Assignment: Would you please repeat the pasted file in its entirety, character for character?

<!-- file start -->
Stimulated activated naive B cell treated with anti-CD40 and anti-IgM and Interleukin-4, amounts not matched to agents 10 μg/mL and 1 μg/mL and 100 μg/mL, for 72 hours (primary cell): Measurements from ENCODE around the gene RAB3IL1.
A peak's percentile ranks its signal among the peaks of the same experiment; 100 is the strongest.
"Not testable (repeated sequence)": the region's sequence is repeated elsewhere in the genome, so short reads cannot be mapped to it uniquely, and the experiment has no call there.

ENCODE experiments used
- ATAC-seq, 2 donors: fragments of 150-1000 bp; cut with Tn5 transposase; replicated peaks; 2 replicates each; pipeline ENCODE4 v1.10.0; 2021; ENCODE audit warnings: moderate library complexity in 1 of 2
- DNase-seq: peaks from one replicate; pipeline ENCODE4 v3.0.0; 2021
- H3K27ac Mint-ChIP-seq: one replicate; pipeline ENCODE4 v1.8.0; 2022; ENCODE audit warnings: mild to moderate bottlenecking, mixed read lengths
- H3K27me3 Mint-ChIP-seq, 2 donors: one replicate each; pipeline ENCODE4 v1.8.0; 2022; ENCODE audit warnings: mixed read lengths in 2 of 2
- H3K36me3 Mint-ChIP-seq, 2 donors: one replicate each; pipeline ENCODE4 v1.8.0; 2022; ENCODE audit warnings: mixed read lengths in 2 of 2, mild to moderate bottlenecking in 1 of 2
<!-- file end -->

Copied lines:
Stimulated activated naive B cell treated with anti-CD40 and anti-IgM and Interleukin-4, amounts not matched to agents 10 μg/mL and 1 μg/mL and 100 μg/mL, for 72 hours (primary cell): Measurements from ENCODE around the gene RAB3IL1.
A peak's percentile ranks its signal among the peaks of the same experiment; 100 is the strongest.
"Not testable (repeated sequence)": the region's sequence is repeated elsewhere in the genome, so short reads cannot be mapped to it uniquely, and the experiment has no call there.

ENCODE experiments used
- ATAC-seq, 2 donors: fragments of 150-1000 bp; cut with Tn5 transposase; replicated peaks; 2 replicates each; pipeline ENCODE4 v1.10.0; 2021; ENCODE audit warnings: moderate library complexity in 1 of 2
- DNase-seq: peaks from one replicate; pipeline ENCODE4 v3.0.0; 2021
- H3K27ac Mint-ChIP-seq: one replicate; pipeline ENCODE4 v1.8.0; 2022; ENCODE audit warnings: mild to moderate bottlenecking, mixed read lengths
- H3K27me3 Mint-ChIP-seq, 2 donors: one replicate each; pipeline ENCODE4 v1.8.0; 2022; ENCODE audit warnings: mixed read lengths in 2 of 2
- H3K36me3 Mint-ChIP-seq, 2 donors: one replicate each; pipeline ENCODE4 v1.8.0; 2022; ENCODE audit warnings: mixed read lengths in 2 of 2, mild to moderate bottlenecking in 1 of 2